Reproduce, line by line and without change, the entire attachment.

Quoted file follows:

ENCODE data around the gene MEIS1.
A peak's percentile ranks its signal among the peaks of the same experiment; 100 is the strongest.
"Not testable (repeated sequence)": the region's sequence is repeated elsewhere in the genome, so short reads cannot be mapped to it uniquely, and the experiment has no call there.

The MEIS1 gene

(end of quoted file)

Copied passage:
ENCODE data around the gene MEIS1.
A peak's percentile ranks its signal among the peaks of the same experiment; 100 is the strongest.
"Not testable (repeated sequence)": the region's sequence is repeated elsewhere in the genome, so short reads cannot be mapped to it uniquely, and the experiment has no call there.

The MEIS1 gene